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What is the @SuppressWarnings annotation in Java?

abhilash

Grokking Modern System Design Interview for Engineers & Managers

Ace your System Design Interview and take your career to the next level. Learn to handle the design of applications like Netflix, Quora, Facebook, Uber, and many more in a 45-min interview. Learn the RESHADED framework for architecting web-scale applications by determining requirements, constraints, and assumptions before diving into a step-by-step design process.

Overview

Java is a compiled language which means the Java compiler converts the high-level java code to byte code. After the compilation phase, the compiler can throw warning messages that are helpful to improve the code.

If we don’t want to fix them, we can use the @SuppressWarnings annotation suppress the warning messages.

The @SuppressWarnings annotation

This annotation is used to suppress warnings in the annotated element. The annotation also needs a list of types of compiler warnings to suppress. Below is the syntax to specify the list of warnings.

To specify a single warning:

@SuppressWarnings(<warning name>)

Example: @SuppressWarnings("unchecked")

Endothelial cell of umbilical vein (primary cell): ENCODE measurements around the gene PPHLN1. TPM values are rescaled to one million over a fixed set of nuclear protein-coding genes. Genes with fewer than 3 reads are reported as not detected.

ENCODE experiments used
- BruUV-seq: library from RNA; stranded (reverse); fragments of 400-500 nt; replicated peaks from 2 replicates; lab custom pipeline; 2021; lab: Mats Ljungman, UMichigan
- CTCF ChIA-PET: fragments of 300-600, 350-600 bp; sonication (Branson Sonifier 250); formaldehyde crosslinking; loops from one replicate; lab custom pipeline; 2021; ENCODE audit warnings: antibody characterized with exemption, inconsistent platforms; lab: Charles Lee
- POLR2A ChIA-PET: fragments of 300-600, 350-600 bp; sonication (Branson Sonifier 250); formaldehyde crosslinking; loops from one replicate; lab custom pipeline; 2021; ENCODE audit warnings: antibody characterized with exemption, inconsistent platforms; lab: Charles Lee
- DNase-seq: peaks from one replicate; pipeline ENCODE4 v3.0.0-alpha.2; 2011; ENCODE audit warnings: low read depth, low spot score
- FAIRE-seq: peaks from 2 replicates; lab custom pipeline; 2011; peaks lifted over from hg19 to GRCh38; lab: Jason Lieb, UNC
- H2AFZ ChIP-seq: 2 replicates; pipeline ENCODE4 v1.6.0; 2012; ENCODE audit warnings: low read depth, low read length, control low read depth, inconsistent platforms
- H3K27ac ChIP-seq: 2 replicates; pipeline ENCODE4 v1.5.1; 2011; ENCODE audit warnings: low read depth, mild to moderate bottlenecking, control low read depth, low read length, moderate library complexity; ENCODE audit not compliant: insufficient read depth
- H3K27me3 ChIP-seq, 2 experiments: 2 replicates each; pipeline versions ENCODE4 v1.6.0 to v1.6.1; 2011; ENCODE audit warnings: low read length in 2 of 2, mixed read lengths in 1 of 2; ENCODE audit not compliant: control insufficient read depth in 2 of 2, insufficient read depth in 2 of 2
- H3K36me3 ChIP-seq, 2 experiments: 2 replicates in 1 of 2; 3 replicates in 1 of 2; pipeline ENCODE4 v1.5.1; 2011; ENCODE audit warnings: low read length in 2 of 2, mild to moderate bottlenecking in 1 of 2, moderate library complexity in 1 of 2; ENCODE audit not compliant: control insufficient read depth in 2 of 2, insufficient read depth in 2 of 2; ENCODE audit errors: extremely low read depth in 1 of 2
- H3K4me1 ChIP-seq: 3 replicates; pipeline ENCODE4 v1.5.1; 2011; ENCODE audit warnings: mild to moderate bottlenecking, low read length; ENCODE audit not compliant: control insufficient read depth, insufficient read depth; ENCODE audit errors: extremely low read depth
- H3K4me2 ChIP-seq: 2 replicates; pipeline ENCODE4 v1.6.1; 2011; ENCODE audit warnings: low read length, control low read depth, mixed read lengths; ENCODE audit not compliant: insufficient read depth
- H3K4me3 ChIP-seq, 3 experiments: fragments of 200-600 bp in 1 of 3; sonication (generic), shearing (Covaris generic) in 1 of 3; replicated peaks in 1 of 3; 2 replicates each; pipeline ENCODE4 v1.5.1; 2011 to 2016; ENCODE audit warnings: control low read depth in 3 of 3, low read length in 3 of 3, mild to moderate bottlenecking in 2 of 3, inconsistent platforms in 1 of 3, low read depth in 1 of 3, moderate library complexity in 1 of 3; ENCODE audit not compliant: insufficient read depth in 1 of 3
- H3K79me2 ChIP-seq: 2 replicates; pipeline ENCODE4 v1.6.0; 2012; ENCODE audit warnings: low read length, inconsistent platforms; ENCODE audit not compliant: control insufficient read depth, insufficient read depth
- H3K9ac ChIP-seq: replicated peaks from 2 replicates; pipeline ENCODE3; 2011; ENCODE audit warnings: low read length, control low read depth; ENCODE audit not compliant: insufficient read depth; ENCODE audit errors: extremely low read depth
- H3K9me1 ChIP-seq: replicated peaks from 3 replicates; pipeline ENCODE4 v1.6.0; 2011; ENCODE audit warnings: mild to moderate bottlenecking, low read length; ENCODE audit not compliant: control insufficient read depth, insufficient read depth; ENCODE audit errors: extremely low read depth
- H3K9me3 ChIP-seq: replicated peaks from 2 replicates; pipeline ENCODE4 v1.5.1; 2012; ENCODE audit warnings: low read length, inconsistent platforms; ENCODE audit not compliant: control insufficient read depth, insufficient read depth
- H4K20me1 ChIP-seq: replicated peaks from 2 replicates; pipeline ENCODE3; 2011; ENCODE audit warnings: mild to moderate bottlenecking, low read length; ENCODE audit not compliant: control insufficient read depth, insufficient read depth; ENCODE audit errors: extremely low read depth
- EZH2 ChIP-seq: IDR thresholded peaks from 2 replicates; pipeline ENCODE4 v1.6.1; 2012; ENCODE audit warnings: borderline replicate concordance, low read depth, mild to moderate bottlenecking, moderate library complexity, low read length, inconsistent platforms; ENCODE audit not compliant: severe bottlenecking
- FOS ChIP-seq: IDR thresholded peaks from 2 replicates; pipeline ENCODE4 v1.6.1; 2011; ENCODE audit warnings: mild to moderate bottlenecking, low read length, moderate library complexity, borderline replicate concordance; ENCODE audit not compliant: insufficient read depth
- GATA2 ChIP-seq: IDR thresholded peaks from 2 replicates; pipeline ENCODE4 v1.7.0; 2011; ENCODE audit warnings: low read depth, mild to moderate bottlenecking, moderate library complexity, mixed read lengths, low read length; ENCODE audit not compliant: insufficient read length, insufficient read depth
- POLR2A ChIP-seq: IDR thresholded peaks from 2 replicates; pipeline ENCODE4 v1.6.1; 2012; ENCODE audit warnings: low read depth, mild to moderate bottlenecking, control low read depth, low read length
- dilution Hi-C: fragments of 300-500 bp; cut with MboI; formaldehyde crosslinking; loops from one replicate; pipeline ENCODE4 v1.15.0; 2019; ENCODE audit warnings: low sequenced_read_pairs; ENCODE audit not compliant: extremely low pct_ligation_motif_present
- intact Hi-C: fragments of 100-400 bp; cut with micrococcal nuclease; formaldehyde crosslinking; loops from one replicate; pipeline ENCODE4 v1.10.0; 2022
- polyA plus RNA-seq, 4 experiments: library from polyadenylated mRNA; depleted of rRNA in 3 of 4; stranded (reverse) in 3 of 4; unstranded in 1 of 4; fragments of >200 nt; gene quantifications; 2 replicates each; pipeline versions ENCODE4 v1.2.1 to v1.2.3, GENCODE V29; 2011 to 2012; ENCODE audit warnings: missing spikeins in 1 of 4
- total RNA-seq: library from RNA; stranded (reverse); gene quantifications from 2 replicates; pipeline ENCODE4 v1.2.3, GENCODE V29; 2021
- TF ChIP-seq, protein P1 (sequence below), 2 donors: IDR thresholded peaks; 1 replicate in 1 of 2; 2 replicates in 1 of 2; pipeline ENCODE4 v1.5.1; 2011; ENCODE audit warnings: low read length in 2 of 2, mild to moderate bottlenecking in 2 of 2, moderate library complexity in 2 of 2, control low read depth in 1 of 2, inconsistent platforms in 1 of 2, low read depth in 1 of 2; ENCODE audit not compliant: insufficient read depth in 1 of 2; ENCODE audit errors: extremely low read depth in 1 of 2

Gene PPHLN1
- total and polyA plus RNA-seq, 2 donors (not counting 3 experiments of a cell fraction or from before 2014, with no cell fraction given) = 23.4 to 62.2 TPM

To specify more than one warning:

@SuppressWarnings({<warning1>, <warning2>, <warning3>})

Example: @SuppressWarnings({"unchecked", "deprecation"})

Different compiler vendors can have different warning types. But the most common ones are deprecation and unchecked.

  • deprecation: This indicates the compiler to ignore warnings due to the usage of deprecated elements.
  • unchecked: This indicates the compiler to ignore warnings due to the usage of raw types.

Example

import java.util.Arrays;
import java.util.List;
public class main {
@SuppressWarnings({"unchecked", "deprecation"})
public static void printList(List... strings) {
for (List<String> string: strings) {
System.out.println(strings);
}
}
public static void main(String[] args) {
// Main main = new Main();
List<String> stringList = Arrays.asList("educative", "edpresso");
printList(stringList);
}
}
@SuppressWarnings annotation

Explanation

  • Lines 1–2: We import relevant classes.
  • Lines 6–11: We define a private method called printList that loops through the vararg parameter strings and prints the value. The method is annotated with @SuppressWarnings to suppress warnings from the method.
  • Line 13: We create an instance of the Main class.
  • Line 14: We define a list of strings.
  • Line 15: We call the printList method with the list of strings.

RELATED TAGS

java
communitycreator

Grokking Modern System Design Interview for Engineers & Managers

Ace your System Design Interview and take your career to the next level. Learn to handle the design of applications like Netflix, Quora, Facebook, Uber, and many more in a 45-min interview. Learn the RESHADED framework for architecting web-scale applications by determining requirements, constraints, and assumptions before diving into a step-by-step design process.

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